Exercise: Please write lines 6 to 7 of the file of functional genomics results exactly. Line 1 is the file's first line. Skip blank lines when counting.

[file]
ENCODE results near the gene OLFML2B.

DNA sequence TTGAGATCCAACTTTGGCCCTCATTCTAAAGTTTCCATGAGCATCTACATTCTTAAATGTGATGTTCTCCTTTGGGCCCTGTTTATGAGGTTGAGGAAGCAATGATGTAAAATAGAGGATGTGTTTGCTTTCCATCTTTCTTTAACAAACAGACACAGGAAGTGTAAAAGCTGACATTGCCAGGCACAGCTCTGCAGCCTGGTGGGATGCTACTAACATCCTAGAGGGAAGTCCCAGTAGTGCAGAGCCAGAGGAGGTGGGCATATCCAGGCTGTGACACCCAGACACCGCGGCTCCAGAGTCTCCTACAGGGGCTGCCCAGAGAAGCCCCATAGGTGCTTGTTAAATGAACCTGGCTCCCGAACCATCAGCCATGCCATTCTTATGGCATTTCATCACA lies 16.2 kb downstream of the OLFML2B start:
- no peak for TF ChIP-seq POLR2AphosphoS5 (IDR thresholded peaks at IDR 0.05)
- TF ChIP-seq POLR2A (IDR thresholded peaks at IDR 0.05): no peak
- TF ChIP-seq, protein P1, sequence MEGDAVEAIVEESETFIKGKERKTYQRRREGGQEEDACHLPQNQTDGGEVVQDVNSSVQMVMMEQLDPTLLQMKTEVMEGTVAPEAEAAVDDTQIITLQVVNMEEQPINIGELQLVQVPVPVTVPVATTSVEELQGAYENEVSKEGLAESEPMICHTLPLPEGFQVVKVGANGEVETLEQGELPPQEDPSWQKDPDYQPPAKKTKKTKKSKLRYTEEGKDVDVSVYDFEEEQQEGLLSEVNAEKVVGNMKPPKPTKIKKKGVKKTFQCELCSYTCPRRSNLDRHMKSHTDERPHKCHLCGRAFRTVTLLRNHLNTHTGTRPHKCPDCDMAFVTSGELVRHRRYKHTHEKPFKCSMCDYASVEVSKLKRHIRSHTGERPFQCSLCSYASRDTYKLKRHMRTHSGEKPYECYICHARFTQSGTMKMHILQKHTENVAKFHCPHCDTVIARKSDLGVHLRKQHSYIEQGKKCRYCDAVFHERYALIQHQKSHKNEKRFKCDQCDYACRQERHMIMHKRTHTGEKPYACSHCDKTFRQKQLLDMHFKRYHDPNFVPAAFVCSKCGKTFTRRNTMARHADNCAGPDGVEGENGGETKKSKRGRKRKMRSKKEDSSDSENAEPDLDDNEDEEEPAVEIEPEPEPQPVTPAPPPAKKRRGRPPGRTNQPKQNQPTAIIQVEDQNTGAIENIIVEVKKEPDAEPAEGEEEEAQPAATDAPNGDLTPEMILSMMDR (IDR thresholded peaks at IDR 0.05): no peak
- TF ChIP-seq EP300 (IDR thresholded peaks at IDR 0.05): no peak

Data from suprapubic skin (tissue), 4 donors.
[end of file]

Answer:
- TF ChIP-seq EP300 (IDR thresholded peaks at IDR 0.05): no peak

Data from suprapubic skin (tissue), 4 donors.